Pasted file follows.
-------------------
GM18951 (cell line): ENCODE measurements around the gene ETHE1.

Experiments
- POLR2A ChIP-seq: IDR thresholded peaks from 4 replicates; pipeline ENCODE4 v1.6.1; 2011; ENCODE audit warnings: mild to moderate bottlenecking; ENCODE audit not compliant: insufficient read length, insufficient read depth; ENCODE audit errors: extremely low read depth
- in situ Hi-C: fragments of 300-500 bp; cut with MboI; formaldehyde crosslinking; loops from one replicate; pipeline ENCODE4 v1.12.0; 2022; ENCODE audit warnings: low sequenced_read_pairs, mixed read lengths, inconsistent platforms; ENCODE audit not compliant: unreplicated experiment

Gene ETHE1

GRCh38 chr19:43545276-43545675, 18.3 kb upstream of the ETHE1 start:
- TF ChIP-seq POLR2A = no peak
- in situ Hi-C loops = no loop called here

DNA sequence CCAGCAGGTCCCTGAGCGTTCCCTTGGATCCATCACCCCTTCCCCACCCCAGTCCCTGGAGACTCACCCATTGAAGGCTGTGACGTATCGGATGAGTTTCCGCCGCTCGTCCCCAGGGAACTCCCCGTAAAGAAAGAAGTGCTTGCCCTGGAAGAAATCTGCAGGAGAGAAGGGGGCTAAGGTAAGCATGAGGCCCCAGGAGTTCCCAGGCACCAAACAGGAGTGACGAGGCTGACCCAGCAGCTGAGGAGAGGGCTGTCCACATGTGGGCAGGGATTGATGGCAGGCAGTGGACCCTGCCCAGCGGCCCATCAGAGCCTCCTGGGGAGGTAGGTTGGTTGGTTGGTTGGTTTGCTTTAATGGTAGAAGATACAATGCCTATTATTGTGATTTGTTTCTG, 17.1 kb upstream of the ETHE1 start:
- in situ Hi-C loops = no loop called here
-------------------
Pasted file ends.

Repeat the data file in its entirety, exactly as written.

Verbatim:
GM18951 (cell line): ENCODE measurements around the gene ETHE1.

Experiments
- POLR2A ChIP-seq: IDR thresholded peaks from 4 replicates; pipeline ENCODE4 v1.6.1; 2011; ENCODE audit warnings: mild to moderate bottlenecking; ENCODE audit not compliant: insufficient read length, insufficient read depth; ENCODE audit errors: extremely low read depth
- in situ Hi-C: fragments of 300-500 bp; cut with MboI; formaldehyde crosslinking; loops from one replicate; pipeline ENCODE4 v1.12.0; 2022; ENCODE audit warnings: low sequenced_read_pairs, mixed read lengths, inconsistent platforms; ENCODE audit not compliant: unreplicated experiment

Gene ETHE1

GRCh38 chr19:43545276-43545675, 18.3 kb upstream of the ETHE1 start:
- TF ChIP-seq POLR2A = no peak
- in situ Hi-C loops = no loop called here

DNA sequence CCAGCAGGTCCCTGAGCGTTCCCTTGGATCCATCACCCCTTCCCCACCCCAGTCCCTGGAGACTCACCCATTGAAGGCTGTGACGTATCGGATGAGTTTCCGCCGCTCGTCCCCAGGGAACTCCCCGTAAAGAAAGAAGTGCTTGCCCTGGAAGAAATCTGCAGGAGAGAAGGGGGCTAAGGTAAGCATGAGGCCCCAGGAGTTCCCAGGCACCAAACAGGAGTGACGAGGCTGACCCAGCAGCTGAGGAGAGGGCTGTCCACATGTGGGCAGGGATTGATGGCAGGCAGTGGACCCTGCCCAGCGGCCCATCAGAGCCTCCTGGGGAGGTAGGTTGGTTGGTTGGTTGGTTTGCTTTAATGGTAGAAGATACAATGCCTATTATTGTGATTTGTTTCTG, 17.1 kb upstream of the ETHE1 start:
- in situ Hi-C loops = no loop called here